Eric WilsonCorresponding author

The Ontological Argument Revisited: A Reply to Rowe

15/1 - Spring 2010, pages 37-44
Date of online publication: 15 June 2010
Date of publication: 01 June 2010


Saint Anselm’s Ontological Argument is perhaps the most intriguing of all the traditional speculative proofs for the existence of God. Yet, his argument has been rejected outright by many philosophers. Most challenges stem from the basic conviction that no amount of logical analysis of a concept that is limited to the bounds of the “understanding” will ever be able to “reason” the existence in “reality” of anything answering such a limited concept. However, it is not the intent of this paper to prove or disprove Anselm’s argument. Rather, in this paper we concern ourselves with arriving at a sound interpretation of Anselm’s leading critic—Immanuel Kant. Kant put forth perhaps the most vaunted criticism of Anselm’s argument. However, Kant has been perhaps the most misunderstood objector to Anselm’s argument. This paper confirms that charge, simultaneously offering what I believe to be a sound interpretation of Kant’s criticism.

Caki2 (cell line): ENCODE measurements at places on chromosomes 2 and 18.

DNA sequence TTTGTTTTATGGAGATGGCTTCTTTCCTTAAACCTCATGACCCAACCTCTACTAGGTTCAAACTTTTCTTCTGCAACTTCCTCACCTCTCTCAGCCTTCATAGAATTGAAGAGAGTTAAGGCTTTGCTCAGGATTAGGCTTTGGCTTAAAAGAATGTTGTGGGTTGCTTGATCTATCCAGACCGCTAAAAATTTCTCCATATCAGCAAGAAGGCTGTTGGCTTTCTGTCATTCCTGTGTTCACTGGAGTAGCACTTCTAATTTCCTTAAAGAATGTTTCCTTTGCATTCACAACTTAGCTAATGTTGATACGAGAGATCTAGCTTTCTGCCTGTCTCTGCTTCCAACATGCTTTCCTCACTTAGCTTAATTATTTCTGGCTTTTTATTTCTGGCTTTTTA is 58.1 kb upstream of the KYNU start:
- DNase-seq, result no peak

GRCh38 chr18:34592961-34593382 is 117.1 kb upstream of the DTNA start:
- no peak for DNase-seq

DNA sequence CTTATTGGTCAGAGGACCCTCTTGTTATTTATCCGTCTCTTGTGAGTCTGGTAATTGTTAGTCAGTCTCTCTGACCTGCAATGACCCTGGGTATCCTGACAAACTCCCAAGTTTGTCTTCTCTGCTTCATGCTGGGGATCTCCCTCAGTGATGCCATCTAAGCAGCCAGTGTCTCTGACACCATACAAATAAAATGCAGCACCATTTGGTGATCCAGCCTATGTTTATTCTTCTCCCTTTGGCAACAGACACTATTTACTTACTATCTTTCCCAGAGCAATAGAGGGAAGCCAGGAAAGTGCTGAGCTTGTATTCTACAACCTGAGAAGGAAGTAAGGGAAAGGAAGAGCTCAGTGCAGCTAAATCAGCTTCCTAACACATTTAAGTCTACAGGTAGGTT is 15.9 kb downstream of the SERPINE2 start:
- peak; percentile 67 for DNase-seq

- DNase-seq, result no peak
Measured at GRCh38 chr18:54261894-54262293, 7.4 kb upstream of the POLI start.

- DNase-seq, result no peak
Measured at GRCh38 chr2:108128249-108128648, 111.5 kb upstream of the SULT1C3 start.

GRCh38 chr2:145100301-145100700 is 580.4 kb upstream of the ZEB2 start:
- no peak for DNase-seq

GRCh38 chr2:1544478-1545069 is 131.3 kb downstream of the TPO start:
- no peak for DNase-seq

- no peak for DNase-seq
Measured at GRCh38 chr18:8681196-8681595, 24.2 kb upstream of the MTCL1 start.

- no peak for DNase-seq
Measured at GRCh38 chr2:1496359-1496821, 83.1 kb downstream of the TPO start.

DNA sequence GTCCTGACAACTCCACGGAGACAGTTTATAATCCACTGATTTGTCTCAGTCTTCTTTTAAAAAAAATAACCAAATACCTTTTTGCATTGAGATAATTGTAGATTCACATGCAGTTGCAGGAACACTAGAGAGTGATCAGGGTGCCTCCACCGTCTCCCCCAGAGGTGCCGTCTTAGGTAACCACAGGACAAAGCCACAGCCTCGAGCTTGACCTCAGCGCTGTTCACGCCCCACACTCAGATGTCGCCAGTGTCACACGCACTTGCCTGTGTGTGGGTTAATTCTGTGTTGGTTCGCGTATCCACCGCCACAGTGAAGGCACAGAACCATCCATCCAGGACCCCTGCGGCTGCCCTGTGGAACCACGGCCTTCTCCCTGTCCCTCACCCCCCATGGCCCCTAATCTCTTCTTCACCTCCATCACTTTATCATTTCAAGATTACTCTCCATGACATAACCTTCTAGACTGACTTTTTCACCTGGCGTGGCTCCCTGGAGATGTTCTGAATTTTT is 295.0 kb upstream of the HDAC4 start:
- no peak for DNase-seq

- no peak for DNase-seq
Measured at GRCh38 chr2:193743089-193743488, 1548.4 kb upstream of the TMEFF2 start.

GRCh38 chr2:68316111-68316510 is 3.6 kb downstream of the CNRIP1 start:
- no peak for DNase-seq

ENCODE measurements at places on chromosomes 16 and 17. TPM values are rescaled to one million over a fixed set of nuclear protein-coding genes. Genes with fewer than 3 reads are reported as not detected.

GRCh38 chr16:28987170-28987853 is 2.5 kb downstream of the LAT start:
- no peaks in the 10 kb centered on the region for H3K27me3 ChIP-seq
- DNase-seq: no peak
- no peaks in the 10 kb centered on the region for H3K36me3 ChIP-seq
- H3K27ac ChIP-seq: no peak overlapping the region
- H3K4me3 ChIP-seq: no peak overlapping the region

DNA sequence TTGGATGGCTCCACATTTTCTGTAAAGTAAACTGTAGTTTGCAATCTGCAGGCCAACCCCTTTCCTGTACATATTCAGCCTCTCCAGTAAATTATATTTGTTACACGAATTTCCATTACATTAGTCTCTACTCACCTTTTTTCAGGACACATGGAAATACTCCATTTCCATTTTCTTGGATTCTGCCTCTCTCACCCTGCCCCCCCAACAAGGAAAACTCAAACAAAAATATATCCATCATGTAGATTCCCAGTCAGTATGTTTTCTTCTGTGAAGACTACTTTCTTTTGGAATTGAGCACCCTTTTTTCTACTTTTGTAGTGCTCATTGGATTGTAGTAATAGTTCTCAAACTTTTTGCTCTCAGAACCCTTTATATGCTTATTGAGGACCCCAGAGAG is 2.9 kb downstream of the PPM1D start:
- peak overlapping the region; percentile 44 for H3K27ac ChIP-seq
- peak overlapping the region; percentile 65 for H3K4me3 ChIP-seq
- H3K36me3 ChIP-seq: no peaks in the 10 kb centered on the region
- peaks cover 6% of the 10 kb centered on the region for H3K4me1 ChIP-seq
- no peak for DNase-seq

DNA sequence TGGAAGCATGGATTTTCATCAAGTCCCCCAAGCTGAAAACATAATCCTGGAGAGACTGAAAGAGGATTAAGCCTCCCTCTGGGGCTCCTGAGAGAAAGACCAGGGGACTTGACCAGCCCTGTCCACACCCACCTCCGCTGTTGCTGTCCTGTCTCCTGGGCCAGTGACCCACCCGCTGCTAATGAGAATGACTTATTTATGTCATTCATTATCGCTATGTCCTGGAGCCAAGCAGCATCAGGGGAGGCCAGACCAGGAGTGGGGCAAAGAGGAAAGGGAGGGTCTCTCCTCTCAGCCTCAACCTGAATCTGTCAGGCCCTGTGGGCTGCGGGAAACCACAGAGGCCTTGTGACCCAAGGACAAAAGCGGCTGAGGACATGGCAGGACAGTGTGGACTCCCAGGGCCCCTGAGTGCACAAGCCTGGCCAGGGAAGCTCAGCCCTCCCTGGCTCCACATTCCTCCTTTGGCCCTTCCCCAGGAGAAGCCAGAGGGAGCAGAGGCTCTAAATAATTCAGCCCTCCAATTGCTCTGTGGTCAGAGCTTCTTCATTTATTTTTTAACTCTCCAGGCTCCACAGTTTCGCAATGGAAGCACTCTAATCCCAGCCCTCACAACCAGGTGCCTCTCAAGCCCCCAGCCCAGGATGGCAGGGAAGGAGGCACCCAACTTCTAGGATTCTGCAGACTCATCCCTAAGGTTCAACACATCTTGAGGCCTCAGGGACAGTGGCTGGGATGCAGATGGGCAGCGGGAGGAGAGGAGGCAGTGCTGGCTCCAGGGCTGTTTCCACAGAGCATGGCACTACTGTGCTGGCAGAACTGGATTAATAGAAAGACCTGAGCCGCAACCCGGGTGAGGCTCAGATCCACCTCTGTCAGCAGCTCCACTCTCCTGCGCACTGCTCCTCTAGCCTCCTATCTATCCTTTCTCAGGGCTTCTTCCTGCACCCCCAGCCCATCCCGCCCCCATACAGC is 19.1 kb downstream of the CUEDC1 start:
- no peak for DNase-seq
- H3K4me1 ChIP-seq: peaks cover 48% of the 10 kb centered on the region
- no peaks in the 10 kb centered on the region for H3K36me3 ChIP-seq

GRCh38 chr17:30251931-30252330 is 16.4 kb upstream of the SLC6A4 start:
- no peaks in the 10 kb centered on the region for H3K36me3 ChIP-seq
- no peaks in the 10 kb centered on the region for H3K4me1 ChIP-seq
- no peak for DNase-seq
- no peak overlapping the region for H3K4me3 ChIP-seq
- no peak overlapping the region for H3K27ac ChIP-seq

Cite this article

Wilson, Eric. “The Ontological Argument Revisited: A Reply to Rowe.” Forum Philosophicum 15, no. 1 (2010): 37–44. doi:10.35765/forphil.2010.1501.03.


Anselm of Canterbury. St. Anselm: Basic Writings. Translated by Sidney Norton Deane. La Salle, IL: Open Court, 1961.

Kant, Immanuel. Critique of pure reason. Translated by Werner S. Pluhar, Indianapolis, IN: Hackett, 1996.

Rowe, William L. Philosophy of Religion: An Introduction. Belmont, CA: Wadsworth, 2007.